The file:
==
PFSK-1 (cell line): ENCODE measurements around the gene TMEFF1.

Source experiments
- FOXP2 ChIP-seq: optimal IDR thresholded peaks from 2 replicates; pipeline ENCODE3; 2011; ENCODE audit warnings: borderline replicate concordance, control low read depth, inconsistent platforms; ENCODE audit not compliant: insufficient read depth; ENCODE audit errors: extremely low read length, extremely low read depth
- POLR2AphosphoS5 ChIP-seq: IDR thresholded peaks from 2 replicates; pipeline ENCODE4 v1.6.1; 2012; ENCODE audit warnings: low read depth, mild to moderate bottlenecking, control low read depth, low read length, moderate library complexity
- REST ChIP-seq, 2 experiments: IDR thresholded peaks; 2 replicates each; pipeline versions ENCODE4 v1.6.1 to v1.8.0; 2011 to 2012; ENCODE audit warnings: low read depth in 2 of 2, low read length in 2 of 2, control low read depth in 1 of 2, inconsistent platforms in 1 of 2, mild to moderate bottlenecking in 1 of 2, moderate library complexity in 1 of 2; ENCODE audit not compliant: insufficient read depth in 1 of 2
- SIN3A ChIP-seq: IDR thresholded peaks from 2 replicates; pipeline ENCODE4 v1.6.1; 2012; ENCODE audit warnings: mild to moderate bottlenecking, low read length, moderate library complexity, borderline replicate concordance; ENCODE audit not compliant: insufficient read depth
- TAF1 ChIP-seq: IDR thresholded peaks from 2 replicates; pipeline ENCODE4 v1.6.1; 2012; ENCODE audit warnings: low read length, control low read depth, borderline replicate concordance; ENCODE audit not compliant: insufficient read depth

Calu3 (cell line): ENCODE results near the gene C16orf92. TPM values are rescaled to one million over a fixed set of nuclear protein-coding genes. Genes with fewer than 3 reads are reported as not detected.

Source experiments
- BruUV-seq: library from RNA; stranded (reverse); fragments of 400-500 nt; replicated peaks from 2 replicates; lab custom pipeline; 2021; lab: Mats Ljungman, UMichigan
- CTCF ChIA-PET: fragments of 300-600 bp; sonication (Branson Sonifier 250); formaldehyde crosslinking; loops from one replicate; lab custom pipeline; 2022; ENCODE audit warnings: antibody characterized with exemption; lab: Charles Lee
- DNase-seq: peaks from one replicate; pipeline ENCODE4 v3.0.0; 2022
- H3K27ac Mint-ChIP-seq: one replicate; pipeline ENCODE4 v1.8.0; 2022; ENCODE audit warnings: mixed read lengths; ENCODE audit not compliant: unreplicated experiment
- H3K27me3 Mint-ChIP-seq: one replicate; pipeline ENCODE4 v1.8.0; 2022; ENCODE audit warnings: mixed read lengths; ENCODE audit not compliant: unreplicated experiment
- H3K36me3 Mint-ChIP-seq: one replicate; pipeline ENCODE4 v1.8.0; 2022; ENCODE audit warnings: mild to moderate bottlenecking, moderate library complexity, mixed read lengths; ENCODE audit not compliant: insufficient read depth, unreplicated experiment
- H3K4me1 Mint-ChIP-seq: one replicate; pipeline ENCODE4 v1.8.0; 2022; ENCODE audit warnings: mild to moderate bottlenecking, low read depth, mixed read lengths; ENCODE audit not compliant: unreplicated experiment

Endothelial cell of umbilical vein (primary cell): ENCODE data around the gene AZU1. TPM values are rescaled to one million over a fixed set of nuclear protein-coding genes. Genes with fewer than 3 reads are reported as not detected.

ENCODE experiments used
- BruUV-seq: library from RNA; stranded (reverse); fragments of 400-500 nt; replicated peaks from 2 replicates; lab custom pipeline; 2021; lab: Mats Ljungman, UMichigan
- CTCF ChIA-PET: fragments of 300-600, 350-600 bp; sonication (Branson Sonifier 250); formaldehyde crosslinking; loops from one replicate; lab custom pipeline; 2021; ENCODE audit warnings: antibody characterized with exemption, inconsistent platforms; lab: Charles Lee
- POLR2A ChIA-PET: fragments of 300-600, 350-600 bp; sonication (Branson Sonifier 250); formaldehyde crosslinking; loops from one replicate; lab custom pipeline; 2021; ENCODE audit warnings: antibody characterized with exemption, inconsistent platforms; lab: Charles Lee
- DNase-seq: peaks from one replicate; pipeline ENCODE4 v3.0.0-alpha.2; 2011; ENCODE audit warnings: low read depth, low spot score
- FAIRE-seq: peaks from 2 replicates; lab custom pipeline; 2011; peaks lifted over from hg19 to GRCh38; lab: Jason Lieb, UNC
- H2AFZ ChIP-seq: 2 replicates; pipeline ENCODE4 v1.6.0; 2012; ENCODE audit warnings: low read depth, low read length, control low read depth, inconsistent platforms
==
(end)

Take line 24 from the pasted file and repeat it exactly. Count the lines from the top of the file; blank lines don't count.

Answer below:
- H2AFZ ChIP-seq: 2 replicates; pipeline ENCODE4 v1.6.0; 2012; ENCODE audit warnings: low read depth, low read length, control low read depth, inconsistent platforms